Boots on the Border

Local News

About a month ago, News Center 23 traveled to the training center where men and women earn their gold Border Patrol agent patch. News Center 23’s Adriana Candelaria was given an inside look at their training. Adriana brings you her special report entitled, “Boots on the Border”.

The Federal Law Enforcement Training Center in Artesia, New Mexico is roughly 13,050 acres. Artesia is where the U.S. Border Patrol sends their recruits for basic training.

First Aid is just one of many skills learned here. Immigrants who are unconscious when agents find them are given such life saving aid.

The training academy’s Deputy Chief Greg Burwell said, “Our job is to get these agents ready to go out and secure the border, protect the people near the border and protect the country.”

In 66 days, if the trainees complete all their requirements and they already speak Spanish, they earn their gold Border Patrol Badge. “But if they don’t speak Spanish they stay and extra 40 days. Eight weeks of training to learn the Spanish that they need for the job.” Said Burwell.

The Federal Law Enforcement Training Center in Artesia is the only of its kind in the country.

Trainees come here after they’ve passed interviews, tests and a polygraph exam with Border Patrol.

This place determines if the hopeful men and women will be able to fill the black boots and forest green uniform. It’s also a preview of what they will experience in their career.

Deputy Chief Burwell said, “We try to have a very realistic environment here at the Border Patrol Academy. That’s why you see here this fence that replicates very well what the fence would look like in San Diego or Arizona.”

After the training, agents are dispersed to the areas along the border that are the highest demand.

“Well the biggest need right now is what we call The Rio Grande Valley sector.” added Burwell.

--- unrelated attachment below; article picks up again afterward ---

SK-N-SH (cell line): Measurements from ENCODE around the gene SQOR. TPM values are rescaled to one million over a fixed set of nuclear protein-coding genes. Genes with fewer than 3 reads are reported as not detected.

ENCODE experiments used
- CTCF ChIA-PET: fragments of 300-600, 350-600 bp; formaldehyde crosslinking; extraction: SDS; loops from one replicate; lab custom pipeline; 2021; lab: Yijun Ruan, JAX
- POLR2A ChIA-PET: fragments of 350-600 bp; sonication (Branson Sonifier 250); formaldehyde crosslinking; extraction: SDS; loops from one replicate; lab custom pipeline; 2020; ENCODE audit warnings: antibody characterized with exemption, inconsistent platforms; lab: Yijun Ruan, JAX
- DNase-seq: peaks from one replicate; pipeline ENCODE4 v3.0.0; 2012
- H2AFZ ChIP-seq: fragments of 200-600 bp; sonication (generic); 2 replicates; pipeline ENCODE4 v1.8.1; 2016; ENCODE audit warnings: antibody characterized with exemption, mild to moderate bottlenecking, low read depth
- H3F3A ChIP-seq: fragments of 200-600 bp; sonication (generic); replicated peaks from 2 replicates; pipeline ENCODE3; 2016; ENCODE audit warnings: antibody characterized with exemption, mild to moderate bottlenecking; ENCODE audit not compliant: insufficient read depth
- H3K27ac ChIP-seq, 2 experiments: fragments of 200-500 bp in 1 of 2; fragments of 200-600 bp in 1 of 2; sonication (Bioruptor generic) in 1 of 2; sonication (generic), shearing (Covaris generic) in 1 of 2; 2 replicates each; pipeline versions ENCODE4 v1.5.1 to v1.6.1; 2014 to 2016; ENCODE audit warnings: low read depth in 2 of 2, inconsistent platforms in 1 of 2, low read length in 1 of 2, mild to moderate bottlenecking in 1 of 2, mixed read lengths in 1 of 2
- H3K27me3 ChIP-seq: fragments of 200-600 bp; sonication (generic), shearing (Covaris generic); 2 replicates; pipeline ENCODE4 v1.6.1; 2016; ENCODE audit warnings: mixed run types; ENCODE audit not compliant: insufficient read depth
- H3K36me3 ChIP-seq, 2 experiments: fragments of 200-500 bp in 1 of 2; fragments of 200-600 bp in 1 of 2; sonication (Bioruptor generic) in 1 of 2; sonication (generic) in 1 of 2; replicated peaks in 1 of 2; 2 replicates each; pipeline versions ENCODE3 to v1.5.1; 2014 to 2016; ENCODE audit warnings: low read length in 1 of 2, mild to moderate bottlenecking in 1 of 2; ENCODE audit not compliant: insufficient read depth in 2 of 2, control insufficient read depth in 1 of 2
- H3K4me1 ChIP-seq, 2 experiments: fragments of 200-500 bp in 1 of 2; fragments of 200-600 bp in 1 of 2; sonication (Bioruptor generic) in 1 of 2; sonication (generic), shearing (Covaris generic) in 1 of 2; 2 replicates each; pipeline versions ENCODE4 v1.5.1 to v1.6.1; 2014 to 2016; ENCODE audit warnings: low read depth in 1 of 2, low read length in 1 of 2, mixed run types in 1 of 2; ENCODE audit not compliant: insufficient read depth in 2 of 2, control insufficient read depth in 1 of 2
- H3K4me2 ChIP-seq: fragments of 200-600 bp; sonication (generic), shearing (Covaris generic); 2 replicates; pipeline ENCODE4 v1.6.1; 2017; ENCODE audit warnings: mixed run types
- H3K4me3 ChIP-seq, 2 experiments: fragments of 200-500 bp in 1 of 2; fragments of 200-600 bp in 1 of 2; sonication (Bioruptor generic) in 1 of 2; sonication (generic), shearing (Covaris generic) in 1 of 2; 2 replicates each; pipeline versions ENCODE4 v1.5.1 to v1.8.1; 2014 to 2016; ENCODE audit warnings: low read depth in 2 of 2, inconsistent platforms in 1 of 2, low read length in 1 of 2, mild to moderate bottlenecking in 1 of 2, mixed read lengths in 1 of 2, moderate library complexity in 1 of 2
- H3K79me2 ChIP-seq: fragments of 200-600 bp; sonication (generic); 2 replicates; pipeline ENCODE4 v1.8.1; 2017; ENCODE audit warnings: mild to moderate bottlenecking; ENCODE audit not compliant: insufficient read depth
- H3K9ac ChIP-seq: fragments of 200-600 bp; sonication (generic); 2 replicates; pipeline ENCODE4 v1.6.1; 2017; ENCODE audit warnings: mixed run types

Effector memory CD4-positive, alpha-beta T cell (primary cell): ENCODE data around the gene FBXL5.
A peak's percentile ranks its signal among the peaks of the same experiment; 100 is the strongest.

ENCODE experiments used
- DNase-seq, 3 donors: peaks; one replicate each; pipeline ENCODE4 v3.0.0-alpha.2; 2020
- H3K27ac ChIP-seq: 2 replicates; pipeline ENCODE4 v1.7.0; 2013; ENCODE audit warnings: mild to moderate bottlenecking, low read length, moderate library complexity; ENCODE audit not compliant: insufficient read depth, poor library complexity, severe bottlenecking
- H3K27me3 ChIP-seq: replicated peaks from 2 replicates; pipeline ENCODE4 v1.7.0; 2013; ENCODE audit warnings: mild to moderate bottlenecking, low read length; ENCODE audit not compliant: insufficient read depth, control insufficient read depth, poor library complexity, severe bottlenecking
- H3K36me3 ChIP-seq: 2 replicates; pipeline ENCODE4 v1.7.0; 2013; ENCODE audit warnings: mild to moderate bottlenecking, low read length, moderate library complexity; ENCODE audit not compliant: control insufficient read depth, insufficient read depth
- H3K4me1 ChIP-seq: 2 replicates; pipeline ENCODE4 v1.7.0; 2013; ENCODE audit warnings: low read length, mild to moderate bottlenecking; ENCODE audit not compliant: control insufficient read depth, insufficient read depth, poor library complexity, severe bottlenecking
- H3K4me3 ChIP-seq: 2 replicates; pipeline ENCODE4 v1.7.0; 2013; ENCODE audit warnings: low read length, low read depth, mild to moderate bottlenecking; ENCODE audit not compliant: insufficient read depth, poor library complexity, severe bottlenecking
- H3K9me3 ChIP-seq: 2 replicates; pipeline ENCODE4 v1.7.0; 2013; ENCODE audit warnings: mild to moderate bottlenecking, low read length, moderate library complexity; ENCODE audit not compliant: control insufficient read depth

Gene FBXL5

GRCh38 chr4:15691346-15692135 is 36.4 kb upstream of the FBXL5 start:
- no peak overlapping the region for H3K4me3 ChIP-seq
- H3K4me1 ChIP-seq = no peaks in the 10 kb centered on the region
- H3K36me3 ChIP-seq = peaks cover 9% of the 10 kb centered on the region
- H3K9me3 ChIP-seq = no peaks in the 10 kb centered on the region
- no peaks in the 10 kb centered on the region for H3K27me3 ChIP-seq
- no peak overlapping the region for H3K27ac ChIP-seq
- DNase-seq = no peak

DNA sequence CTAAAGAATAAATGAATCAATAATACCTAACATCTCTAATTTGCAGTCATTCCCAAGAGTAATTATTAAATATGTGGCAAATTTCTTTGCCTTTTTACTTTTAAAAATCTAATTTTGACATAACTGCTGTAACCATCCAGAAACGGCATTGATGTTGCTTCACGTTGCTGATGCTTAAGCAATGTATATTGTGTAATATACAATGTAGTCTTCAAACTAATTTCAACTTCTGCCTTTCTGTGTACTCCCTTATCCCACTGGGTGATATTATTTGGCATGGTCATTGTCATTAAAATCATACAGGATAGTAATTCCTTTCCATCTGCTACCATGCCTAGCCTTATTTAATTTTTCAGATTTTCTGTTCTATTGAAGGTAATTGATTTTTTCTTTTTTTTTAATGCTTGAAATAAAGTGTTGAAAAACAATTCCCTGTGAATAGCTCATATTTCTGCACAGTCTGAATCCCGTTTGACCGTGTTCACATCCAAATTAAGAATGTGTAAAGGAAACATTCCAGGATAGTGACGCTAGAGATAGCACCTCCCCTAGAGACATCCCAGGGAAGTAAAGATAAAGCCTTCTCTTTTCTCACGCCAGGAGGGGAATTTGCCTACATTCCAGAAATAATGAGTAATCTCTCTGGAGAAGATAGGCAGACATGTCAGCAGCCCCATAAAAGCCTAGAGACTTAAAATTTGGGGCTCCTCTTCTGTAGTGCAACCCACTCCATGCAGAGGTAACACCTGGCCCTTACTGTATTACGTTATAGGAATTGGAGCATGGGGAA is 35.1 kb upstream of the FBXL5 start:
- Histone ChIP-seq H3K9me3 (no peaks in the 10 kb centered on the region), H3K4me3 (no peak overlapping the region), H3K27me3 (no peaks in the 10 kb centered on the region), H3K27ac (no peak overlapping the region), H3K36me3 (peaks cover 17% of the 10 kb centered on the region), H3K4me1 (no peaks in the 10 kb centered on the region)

The dry and mountainous land from Artesia slowly transforms into the vivid brush that we know in the Rio Grande Valley. The two are nearly 11 hours driving distance apart.

About 300 miles north of Hidalgo County, at the state capitol, sits an item on Texas Lawmaker’s agenda for 2017 legislative session. It’s the request of $300 million dollars more from taxpayers for the Texas Department of Public Safety to uphold its mission of securing the border.

According to our media partners, the Texas Tribune, the $300 million extra would hire hundreds more troopers.

Trooper Maria Martinez with the Texas DPS Recruiting Department says requirements to become a State Trooper is be to 21 years old. Martinez is one of the regional recruiters in Weslaco. She spends her time talking to prospective cadets. She says the academy is in Austin and takes 24 weeks to complete.

News Center 23 requested permission from the Texas Department of Public Safety Media and Communications Office in Austin to give you an inside look at how cadets become troopers. Exactly the way we did with U.S. Border Patrol.

At the time of this report Texas DPS was not able to comment on the availability of showing how recruits are trained. Permission to do so takes time to approve. A practice test for trooper trainees can be seen at It also shows physical requirements needed. It does not specify how training would be if deployed to the border.

Trooper Martinez says, “It’s all very intense. It’s pretty much a pre-military style academy so they’re going to break them physically, mentally and academically they have to maintain an 80% in the academics.

Right now, Trooper Martinez says DPS classes are reaching up to 170 cadets. Once they become troopers, they’ll be sent to the priority areas for the department.

In January 2017, Texas lawmakers will decide whether they’ll approve the increased budget and if we’ll be seeing more troopers along the RGV border.

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About Border Report

The mission of is to provide real-time delivery of the untold local stories about people living, working and migrating along the U.S. border with Mexico. The information is gathered by experienced and trusted Nexstar Media Group journalists hired specifically to cover the border.

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